Bag Of Bones, Stephen King
Logline: Following his wife’s death, and a series of haunting dreams, a writer retreats to his holiday place in Maine to recover from writers block. Things get stranger as he becomes embroiled in a custody case to help a beautiful young woman, and starts to uncover the towns deadly secret that refuses to stay buried…
This is the first Stephen King book that I’ve read, since an abortive attempt as a child left me too scared to venture past the first chapter! Probably not the best one to start on, as my brother pointed out to me, but I thoroughly enjoyed reading it. It grips you, it’s not predictable, it’s scary enough, and has a lovely tongue in cheek quality. You’re really drawn into the story to discover what’s happening to the main character and the small town, and the ending doesn’t disappoint. Whilst this isn’t one of Stephen King’s most famous, (though there is a film version with Pierce Brosnan) it is really good. He certainly deserves his fame, he’s a wonderful writer.
My Invented Country, Isabel Allende
Logline: Allende remembers the Chile of her youth, discussing various aspects of the country, national character and politics through the eyes of a political exile.
The title comes from Allende’s awareness that exiles always remember their country of origin with rose-coloured glasses, as well as her being an author whose books, particularly her earlier works, are set in Chile. This book has the nice narrative flow that her other books have, but some of the anecdotes are recycled, and the book feels a little contrived. I understand that she was asked to write about this subject, and the book is a nice, small book which wanders through its’ subject nicely, but it’s more a curiosity, for those interested in her works or in travelling to Chile, not for seekers of great literature.
Salem’s Lot, Stephen King
Logline: A writer is drawn back to a small town in Maine where a house with an evil past haunts his memories. When children start to go missing, and locals start to experience a strange illness, all evidence points to the new occupants of the eery house being vampires.
This was the Stephen King novel that it was recommended that I read first: an entry level King. I can understand why it’s become a classic, it really drew me in, and the twists and turns in the narrative kept me guessing. I was quite happy to let go and let the story take me. The characters are all well drawn and interesting, the gore and scares work really well and have just enough silliness to be fun without tipping over into ridiculousness. I suppose that the story feels a little dated, it was written a few decades ago, and horror has advanced in some ways since then, but honestly, I felt that this added a wonderful pulp feeling to the whole book that only made me get more into the spirit of things. I’ve been recommending it to friends.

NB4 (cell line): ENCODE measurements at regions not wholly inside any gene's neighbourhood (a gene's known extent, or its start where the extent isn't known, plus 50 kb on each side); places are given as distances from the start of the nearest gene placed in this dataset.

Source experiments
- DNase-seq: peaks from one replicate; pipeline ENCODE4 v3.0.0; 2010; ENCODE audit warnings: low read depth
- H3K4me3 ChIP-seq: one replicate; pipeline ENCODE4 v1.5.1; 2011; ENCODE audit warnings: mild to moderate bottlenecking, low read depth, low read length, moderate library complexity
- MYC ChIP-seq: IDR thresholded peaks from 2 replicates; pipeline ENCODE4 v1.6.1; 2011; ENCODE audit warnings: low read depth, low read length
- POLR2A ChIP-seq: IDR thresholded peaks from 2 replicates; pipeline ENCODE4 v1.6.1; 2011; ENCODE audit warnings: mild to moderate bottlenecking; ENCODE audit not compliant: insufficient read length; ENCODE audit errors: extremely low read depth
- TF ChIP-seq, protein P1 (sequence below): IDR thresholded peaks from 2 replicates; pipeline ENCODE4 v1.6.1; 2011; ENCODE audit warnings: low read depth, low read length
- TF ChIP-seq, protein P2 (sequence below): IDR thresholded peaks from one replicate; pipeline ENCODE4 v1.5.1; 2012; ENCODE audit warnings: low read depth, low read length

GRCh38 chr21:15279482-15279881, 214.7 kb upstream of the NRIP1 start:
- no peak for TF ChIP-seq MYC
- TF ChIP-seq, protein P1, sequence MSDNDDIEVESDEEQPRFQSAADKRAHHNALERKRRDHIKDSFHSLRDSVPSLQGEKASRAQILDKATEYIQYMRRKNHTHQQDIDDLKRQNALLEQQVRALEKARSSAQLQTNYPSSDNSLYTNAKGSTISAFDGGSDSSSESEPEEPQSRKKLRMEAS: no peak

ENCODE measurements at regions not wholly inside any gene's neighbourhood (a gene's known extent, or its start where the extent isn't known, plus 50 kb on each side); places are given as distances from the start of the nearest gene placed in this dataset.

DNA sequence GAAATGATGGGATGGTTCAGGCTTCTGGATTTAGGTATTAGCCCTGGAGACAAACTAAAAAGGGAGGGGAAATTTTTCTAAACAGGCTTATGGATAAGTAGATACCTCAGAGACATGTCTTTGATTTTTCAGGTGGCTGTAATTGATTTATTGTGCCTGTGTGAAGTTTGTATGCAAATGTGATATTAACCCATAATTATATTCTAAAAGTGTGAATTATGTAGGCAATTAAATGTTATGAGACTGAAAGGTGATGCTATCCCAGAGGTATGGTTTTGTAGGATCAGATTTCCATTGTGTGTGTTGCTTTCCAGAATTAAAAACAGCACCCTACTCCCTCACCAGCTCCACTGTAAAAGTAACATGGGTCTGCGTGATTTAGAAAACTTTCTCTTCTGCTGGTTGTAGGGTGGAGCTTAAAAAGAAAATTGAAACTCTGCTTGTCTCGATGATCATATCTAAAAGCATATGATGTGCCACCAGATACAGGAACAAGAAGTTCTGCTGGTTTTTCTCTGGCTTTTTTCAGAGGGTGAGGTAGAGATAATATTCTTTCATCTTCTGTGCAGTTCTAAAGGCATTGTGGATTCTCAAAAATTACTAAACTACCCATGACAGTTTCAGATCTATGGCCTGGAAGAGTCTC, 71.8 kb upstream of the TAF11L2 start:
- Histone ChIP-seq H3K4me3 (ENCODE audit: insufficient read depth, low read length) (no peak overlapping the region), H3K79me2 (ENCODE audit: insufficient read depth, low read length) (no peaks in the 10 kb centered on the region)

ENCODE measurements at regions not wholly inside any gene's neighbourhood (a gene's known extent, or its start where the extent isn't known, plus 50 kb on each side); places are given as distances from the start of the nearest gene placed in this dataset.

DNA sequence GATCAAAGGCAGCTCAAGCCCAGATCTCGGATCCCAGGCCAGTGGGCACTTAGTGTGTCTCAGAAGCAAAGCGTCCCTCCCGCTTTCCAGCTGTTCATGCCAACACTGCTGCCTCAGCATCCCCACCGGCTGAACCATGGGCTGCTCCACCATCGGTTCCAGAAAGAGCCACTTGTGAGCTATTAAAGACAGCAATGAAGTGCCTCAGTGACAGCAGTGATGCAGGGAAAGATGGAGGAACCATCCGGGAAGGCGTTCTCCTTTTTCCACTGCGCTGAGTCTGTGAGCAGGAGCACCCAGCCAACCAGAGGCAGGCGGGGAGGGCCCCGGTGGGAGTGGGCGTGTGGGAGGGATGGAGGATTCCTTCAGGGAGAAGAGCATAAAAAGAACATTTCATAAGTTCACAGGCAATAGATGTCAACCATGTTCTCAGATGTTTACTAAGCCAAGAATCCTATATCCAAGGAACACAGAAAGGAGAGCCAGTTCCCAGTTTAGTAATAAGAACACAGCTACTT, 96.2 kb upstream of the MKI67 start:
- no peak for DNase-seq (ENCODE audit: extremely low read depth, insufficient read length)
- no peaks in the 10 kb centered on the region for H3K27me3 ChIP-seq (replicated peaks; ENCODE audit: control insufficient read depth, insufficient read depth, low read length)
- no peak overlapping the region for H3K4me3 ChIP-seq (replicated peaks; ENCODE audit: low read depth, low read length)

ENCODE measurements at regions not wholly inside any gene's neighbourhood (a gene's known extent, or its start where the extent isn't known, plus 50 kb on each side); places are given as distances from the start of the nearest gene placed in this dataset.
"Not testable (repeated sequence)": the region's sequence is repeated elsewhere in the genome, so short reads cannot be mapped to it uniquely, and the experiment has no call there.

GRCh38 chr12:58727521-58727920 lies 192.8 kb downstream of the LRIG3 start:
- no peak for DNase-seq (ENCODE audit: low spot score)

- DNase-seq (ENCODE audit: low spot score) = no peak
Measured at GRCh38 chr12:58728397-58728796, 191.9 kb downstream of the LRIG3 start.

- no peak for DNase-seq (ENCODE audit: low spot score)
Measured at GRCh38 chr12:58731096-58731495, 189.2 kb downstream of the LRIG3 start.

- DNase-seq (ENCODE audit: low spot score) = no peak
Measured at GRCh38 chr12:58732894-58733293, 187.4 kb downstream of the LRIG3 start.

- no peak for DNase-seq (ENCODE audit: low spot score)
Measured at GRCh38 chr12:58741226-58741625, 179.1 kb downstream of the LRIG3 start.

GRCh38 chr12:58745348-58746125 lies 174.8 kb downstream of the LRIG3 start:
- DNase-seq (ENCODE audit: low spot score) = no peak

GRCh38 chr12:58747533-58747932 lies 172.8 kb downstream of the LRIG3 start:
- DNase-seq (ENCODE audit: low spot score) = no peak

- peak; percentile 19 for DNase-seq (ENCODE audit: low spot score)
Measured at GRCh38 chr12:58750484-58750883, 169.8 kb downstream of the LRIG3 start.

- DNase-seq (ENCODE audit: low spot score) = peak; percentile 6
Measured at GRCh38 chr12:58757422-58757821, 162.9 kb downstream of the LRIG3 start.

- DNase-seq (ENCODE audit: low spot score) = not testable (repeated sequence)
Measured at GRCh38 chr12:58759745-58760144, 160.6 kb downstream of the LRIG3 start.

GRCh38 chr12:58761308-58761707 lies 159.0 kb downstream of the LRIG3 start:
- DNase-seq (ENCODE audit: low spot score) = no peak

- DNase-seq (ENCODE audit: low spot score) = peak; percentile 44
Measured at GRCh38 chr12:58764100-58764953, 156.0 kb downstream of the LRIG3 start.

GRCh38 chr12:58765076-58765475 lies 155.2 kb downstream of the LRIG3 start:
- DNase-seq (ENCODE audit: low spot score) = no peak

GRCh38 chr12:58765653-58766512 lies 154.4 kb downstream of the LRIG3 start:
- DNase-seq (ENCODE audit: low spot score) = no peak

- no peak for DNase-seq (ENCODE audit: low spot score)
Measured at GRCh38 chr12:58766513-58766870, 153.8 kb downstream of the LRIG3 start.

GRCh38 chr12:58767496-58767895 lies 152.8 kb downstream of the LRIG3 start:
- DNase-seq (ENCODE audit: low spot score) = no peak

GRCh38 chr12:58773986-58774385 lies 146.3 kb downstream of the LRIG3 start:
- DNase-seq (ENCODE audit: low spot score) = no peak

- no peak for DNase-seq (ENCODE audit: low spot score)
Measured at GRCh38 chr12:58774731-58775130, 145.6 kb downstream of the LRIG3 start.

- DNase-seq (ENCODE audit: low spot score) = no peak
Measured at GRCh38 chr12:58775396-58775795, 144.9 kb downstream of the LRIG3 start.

Aphrodite, Isabel Allende
Logline: Delving into the erotic nature of foods, and including amusing personal anecdotes, this is a cookery book of the aphrodisiac and sensual.
It’s a little hard to define this book. It’s the size and shape of a novel, and as it’s loaded with anecdotes and information, it’s not really a cookery book. And yet a large chunk of it is recipes, written in a humorous and playful style. It is a really sensual book, which I only came across because I’m reading all Allende’s works, but I did really enjoy reading it. It’s in true Allende style, with her lovely way of addressing the reader, and her sense of humour and passion for life, as well as a feeling of magic suffusing the whole thing. It was a treat to read.
Pursuit Of Happiness, Douglas Kennedy
Logline: After the death of her mother, a woman is approached by a strange older lady whose story shatters the myths of her idealized father and her parents happy marriage. This woman’s story of love, betrayal and tragedy during the McCarthy era tells the story of her fathers other life.
Oh my God, this book was dull! There’s nothing wrong with it exactly, and it’s not badly written, but it’s just kind of bland. None of the events come as a revelation, the characters fall apart over problems because they can afford to, and the main love interest, Jack, is really weak, which makes you wonder why they are in love with him. Which is a shame, because the stories of the McCarthy era and the Communist purges are, in reality, terribly moving.